Rather, the context speaks directly toward the practice of church discipline. This is vitally important to this discussion simply because it unravels the use of Matt. 18:20 towards this popular, but exegetically unfounded end. In other words, you can’t use this verse to argue this is what constitutes a biblically defined church because that isn’t what the text means. Two or three people don’t make a church, no more than an arm, a leg, and a spleen somehow constitute an entire body. Yet one of the more subtle arguments that is often made with this text (and others) in mind is that the church isn’t a building.

Anyone with half a brain would naturally assent to this on the surface, as it is quite clear from even a general reading of Scripture that the church is not seen as the literal brick and mortar building that we might occupy on a Sunday morning for service. Yet what often gets relegated to the sidelines is that this group of people that Scripture calls “the church” in fact does meet in time and space. In more clear speech: part of what makes a church a “church” is that they actually do meet in some location at a given time.

The universal, or global church, becomes manifest in local churches. This should be a fairly self-evident truth when we consider that every single epistle to the church was written to an actual church, or group of churches, that met in a particular geographical location. The letter to the Romans was written to the church at Rome. The letter to the Philippians was written to those saints in Philippi, and so on and so forth. These letters then were broadly circulated amongst the churches of other particular geographical locations. This is just common knowledge.

Yet more to the point: the global church is an inseparable reality from the local church, which simply means the global church is actually made up of flesh and blood people that do, in fact, meet together. Whether that “meeting together” so happens to be in a building, underground, in a home, or elsewhere the bare essentials of what makes a church a “church” must still be present. There are certain irreducible qualities, in other words, that inform what a church is and does.

As Gregg Allison puts it in his excellent work on Ecclesiology, these bare essentials that characterize a true church are that they are, “…doxological, logocentric, pneumadynamic, covenantal, confessional, missional, and spatio-temporal/eschatological. Local churches are led by pastors (also called elders) and served by deacons, possess and pursue purity and unity, exercise church discipline, develop strong connections with other churches, and celebrate the ordinances of baptism and the Lord’s Supper. Equipped by the Holy Spirit with spiritual gifts for ministry, these communities regularly gather to worship the triune God, proclaim His Word, engage non-Christians with the gospel, disciple their members, care for people through prayer and giving, and stand both for and against the world.”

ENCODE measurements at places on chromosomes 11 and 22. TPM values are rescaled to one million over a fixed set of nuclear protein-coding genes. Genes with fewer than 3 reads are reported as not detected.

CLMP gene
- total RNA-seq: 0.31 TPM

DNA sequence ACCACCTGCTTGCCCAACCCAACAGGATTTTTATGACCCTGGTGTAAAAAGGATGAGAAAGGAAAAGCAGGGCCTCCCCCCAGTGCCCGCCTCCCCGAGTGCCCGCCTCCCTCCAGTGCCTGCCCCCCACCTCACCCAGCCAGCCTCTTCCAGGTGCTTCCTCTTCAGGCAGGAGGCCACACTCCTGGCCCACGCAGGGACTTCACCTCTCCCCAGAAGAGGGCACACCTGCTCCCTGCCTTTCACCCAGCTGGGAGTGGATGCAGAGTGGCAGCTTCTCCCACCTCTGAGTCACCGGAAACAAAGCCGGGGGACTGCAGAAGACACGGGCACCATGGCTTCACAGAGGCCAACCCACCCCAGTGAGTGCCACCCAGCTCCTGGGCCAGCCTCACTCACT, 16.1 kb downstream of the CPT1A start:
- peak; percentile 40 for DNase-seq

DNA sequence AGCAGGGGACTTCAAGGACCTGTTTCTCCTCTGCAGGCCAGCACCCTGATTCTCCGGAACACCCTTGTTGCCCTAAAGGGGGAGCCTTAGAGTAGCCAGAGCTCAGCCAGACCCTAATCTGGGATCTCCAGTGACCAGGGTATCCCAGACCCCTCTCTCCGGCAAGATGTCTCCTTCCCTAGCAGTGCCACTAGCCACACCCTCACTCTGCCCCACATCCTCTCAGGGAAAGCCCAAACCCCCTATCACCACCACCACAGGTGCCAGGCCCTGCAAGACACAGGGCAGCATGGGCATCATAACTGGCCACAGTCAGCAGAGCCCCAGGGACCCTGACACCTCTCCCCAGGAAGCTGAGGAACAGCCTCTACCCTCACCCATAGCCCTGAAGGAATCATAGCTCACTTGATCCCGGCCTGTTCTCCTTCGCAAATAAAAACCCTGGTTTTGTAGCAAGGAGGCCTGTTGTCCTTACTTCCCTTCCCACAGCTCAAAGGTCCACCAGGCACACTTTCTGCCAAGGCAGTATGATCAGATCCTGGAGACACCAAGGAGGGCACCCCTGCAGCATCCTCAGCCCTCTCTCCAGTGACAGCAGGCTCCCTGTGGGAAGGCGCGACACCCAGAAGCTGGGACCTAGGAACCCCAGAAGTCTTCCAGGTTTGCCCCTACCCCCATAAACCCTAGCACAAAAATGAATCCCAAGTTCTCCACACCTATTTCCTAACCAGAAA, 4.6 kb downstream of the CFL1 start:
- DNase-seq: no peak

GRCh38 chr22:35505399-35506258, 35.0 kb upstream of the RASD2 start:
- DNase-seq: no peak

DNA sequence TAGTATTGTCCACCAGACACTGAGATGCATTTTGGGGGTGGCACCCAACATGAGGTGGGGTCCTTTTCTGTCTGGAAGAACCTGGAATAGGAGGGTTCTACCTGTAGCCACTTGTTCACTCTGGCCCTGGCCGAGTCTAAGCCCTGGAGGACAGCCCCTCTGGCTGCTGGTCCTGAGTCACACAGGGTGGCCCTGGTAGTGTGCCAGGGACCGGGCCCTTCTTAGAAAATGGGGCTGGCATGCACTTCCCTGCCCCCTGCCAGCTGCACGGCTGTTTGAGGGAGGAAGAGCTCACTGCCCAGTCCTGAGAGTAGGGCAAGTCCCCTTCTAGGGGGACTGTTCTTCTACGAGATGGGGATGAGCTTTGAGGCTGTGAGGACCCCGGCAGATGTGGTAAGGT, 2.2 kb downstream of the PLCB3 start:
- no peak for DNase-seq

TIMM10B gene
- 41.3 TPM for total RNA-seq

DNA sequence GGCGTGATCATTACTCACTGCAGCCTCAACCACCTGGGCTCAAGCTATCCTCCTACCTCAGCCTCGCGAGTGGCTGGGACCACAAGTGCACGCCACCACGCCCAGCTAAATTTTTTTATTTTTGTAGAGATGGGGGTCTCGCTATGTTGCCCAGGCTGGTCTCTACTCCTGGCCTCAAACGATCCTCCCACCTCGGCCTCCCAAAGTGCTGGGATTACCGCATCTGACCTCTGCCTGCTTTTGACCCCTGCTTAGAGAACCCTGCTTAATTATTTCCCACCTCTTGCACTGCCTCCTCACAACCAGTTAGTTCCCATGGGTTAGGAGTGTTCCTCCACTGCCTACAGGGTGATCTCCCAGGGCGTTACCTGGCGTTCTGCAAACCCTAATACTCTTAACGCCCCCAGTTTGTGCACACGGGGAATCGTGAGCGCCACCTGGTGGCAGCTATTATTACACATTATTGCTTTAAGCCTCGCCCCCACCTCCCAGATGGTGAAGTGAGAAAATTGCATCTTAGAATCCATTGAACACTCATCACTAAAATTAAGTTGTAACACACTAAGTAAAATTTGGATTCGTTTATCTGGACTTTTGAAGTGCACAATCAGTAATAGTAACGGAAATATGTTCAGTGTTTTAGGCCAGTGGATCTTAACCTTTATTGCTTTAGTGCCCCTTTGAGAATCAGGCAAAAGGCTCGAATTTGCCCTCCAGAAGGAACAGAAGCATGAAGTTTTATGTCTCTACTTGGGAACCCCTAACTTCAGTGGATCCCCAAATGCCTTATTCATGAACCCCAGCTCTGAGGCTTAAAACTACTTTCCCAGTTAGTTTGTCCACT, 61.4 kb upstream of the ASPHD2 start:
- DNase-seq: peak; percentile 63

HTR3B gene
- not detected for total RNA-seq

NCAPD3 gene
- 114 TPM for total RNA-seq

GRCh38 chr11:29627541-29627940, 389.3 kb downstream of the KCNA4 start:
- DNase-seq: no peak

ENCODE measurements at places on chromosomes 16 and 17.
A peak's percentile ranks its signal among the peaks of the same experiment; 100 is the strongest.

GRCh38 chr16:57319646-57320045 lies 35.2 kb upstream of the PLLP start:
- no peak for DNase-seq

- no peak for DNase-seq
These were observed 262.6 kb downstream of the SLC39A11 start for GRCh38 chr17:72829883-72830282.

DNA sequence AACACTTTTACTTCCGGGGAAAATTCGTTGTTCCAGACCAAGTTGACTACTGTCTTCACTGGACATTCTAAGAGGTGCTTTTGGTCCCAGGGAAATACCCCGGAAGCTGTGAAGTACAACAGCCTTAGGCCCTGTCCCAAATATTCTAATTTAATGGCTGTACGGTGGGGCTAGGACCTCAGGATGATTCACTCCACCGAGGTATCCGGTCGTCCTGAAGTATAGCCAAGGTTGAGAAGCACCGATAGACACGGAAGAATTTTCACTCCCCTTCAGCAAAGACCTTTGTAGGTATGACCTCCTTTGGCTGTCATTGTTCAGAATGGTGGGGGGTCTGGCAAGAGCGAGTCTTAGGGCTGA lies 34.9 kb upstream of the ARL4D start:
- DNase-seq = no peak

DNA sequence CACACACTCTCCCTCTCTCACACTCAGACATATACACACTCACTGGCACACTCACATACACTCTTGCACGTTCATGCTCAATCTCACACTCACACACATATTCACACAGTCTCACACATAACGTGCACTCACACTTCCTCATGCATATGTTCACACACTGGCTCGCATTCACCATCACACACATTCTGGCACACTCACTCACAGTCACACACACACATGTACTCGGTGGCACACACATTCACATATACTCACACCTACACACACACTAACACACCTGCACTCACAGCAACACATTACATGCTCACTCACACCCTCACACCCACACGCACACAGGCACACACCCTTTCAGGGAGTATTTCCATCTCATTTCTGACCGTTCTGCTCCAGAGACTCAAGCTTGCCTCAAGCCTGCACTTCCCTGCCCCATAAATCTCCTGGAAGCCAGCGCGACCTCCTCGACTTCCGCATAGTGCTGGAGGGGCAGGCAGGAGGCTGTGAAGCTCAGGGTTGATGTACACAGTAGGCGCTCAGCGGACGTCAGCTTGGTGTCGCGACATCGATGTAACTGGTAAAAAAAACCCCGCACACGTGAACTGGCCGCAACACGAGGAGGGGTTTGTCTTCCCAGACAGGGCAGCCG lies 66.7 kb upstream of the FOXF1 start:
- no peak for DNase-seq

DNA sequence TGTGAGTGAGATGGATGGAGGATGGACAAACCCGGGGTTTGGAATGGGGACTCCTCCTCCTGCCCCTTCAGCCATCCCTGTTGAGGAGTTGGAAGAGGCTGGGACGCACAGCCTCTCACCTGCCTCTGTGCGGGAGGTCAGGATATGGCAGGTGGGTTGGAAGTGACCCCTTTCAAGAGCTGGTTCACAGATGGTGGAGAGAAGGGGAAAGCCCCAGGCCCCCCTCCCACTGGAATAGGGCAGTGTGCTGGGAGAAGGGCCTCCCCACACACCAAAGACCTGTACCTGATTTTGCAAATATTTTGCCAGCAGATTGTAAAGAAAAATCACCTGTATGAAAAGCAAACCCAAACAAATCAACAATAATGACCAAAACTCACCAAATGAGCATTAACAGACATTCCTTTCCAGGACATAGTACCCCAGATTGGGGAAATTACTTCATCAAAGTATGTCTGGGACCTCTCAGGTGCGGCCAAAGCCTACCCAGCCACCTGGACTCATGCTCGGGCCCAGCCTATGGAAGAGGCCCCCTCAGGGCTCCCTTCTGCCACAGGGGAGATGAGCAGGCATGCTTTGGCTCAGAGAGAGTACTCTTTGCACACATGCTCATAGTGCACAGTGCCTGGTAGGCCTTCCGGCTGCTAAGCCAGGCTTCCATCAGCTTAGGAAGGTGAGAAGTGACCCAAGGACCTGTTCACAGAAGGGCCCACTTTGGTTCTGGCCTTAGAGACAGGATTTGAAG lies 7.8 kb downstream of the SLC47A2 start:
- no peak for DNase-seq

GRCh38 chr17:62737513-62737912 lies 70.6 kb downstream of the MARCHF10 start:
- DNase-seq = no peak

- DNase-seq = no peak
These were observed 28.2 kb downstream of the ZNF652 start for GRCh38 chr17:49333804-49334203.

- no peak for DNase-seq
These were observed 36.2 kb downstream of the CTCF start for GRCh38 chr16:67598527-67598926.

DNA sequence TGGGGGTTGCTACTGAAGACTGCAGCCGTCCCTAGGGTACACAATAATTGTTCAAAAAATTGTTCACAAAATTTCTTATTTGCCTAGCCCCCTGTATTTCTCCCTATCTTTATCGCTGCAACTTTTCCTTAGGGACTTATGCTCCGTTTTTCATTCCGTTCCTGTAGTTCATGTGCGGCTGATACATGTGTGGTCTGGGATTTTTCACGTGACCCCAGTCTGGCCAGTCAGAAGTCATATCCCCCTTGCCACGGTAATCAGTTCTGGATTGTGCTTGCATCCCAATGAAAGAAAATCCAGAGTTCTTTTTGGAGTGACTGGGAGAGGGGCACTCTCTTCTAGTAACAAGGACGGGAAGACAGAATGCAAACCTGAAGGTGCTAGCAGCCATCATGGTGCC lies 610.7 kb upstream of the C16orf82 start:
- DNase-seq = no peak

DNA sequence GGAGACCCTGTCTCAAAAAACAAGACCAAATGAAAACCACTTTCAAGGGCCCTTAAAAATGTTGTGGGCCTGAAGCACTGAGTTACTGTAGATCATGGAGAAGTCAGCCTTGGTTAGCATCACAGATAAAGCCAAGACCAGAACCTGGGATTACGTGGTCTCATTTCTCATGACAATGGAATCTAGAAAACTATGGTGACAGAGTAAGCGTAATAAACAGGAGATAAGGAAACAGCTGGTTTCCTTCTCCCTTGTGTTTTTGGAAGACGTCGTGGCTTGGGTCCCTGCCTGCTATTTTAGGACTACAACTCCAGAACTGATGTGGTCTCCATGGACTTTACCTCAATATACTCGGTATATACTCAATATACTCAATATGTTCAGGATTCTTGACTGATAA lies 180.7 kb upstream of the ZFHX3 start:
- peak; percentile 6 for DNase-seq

While such qualities that make up a genuine church may give way to exceptions to the rule (e.g., the church is in the process of raising up deacons, finding a replacement for their recently deceased pastor, or they simply lack biblically qualified men in order to become a plurality of elders, etc.), they are, by no means, the rule itself. If these qualities are entirely lacking though, it must be stated: while it may be a gathering that perhaps some Christians are part of, it is not a church. You can’t have a “church,” in other words, that fails to live up to the biblical criteria of what the church actually is—part of which is that they are spatio-temporal, meaning they actually meet in time and space.

It is important to note that no one is pretending as if the broader church is bereft of any problems. We all know of plenty churches that are no churches at all, at least when we consider the biblical criteria for what a church is to be. I believe it to be paramount to our walk with Christ though that we be part of a local church body where the gospel is present. I will take a church that is faithful to the gospel, yet differs on important matters of doctrine, over cloistering off to myself any day of the week. The reason for this is relatively simple: as wonderful as we all may believe ourselves to be, we’re not. If Christ can bear patiently with you, you can bear patiently with others who are legitimately within the household of the faith.

The reality is that we were not saved unto ourselves, we were saved unto a body, and a particular local body at that. God has not made it so that we will flourish outside of the community of the faith. More than this, He has graciously given us parameters in His Word that shows precisely what this community of the faith is to look like and how that informs their practice. While it is a general truism that the church isn’t the building, the church, more often than not, actually occupies a building. In the end, no one argues that the church is the physical building when they refer to “the church.” They do, however, refer to that body of sinners that Christ has saved and fitted together, which Scripture requires we meet with.

So, meet with them. In the end, if you still refuse to go to church, at least stop using bad arguments that literally no one believes.